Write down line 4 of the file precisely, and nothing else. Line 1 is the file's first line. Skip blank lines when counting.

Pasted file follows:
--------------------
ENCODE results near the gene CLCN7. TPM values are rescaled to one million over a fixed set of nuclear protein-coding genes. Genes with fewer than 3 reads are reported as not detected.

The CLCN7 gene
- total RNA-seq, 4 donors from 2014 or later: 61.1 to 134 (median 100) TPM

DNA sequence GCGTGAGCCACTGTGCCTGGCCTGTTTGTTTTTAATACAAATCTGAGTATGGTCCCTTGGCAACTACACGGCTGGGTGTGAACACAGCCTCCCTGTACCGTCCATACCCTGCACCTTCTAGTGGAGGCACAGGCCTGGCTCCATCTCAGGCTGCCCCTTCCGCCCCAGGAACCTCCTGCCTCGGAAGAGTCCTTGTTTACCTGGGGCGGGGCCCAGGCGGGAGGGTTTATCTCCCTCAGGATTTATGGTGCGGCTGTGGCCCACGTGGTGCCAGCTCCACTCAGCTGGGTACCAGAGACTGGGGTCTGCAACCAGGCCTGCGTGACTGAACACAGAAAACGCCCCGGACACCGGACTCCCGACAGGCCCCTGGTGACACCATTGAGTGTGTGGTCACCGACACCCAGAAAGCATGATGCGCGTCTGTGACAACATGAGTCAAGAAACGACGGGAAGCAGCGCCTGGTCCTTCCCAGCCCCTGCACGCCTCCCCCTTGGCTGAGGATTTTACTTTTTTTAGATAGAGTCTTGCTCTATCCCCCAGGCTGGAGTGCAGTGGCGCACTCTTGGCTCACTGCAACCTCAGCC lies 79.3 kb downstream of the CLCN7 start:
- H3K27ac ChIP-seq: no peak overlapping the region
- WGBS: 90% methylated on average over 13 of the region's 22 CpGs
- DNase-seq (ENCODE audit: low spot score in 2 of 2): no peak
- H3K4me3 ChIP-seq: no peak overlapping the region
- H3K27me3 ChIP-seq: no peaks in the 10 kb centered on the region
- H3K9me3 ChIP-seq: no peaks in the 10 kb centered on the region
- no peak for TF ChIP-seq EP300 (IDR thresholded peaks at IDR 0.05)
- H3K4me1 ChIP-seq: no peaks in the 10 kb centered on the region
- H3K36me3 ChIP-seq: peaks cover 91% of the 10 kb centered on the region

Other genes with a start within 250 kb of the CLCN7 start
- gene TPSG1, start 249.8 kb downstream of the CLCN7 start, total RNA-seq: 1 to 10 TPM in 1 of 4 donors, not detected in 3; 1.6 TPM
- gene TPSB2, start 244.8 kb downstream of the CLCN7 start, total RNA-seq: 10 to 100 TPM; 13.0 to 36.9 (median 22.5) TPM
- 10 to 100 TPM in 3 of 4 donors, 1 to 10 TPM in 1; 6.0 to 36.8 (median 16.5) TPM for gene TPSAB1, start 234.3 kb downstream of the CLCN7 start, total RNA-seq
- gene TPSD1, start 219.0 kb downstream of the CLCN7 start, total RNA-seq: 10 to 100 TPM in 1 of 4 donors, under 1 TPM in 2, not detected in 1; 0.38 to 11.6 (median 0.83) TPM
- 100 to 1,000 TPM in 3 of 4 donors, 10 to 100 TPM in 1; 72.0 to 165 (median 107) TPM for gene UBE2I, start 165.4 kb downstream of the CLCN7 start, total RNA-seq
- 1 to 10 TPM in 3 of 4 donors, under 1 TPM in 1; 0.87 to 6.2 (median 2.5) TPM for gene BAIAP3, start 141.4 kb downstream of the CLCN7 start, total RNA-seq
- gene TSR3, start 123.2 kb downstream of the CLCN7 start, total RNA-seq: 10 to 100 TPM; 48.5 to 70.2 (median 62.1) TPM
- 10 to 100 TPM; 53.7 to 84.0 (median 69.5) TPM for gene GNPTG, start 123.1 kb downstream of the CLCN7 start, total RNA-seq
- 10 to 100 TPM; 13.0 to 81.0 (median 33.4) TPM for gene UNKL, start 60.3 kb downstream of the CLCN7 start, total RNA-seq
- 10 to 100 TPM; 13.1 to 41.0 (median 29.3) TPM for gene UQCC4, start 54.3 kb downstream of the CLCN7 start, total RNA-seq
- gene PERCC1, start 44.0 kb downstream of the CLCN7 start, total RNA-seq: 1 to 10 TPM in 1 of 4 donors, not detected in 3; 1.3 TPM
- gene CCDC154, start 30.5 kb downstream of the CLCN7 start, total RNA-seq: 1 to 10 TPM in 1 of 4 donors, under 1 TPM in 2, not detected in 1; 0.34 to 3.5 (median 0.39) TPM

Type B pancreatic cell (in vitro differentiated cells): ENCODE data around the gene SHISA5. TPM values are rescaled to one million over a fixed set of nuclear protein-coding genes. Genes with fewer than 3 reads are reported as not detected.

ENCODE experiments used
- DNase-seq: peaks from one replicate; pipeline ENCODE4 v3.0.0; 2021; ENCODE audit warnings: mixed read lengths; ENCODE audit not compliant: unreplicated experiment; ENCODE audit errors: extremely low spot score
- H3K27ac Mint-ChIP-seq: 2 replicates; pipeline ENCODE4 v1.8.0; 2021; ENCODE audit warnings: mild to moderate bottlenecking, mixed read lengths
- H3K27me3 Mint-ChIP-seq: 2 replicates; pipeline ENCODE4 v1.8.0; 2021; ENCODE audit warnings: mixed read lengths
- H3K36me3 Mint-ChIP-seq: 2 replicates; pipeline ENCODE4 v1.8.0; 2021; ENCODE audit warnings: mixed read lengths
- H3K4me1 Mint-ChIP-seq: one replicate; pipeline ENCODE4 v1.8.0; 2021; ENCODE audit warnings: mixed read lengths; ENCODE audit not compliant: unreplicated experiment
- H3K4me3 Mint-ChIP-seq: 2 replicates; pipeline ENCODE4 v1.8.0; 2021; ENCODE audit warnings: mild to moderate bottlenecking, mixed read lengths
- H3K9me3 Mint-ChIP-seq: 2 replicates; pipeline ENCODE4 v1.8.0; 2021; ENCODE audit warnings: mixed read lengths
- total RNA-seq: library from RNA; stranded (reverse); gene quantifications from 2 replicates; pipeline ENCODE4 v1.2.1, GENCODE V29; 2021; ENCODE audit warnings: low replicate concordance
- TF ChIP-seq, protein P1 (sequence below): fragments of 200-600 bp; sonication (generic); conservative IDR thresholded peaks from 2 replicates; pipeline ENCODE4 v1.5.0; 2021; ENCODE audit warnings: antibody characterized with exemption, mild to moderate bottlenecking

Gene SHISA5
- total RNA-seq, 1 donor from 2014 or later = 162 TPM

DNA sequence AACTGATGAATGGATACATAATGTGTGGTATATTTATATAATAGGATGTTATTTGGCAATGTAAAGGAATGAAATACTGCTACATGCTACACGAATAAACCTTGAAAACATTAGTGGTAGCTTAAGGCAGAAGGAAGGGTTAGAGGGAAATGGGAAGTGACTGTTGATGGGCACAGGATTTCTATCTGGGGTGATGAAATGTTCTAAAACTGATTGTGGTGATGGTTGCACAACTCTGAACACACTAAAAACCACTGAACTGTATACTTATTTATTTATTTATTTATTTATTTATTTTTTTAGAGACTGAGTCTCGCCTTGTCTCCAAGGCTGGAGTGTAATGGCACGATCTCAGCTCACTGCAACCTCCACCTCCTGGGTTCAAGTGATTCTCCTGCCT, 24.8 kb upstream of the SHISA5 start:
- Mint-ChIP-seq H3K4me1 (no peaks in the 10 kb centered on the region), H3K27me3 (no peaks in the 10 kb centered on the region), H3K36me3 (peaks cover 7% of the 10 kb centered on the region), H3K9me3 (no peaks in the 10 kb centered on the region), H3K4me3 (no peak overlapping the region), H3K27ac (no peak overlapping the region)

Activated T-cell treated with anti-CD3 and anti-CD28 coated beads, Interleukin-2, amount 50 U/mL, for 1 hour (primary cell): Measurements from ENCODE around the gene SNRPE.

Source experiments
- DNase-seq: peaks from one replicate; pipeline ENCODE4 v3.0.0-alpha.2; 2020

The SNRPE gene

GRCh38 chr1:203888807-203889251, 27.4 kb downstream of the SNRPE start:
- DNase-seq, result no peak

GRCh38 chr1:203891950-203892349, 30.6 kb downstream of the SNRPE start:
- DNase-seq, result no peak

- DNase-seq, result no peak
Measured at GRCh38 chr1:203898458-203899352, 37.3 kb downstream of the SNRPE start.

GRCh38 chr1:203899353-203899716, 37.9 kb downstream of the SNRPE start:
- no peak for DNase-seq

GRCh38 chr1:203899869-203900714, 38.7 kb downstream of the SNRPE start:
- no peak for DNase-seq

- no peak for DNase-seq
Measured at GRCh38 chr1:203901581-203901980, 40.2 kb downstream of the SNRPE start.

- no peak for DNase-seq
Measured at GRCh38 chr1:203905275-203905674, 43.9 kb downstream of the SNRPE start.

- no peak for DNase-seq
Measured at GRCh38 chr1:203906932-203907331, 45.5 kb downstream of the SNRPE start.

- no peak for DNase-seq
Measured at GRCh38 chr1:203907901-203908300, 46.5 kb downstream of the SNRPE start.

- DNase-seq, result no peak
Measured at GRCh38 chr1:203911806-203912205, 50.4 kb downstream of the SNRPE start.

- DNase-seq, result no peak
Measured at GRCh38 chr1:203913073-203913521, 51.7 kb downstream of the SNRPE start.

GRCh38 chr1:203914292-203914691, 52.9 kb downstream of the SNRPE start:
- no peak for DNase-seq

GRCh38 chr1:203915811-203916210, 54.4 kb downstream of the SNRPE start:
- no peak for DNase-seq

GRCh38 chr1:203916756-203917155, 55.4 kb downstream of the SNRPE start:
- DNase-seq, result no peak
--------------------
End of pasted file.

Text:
DNA sequence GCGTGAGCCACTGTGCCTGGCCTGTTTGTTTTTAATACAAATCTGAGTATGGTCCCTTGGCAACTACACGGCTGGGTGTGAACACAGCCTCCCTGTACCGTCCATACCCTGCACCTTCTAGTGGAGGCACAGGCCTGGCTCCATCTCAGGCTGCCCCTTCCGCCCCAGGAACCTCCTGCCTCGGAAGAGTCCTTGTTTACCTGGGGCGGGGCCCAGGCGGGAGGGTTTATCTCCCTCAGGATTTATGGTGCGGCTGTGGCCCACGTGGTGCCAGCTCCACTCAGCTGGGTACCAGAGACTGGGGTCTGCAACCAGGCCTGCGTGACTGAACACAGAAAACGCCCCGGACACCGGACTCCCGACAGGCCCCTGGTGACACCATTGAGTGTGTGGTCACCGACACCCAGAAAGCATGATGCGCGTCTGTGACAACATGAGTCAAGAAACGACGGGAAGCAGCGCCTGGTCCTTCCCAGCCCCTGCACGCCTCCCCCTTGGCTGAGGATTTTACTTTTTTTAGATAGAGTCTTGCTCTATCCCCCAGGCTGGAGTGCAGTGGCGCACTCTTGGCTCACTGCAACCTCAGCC lies 79.3 kb downstream of the CLCN7 start: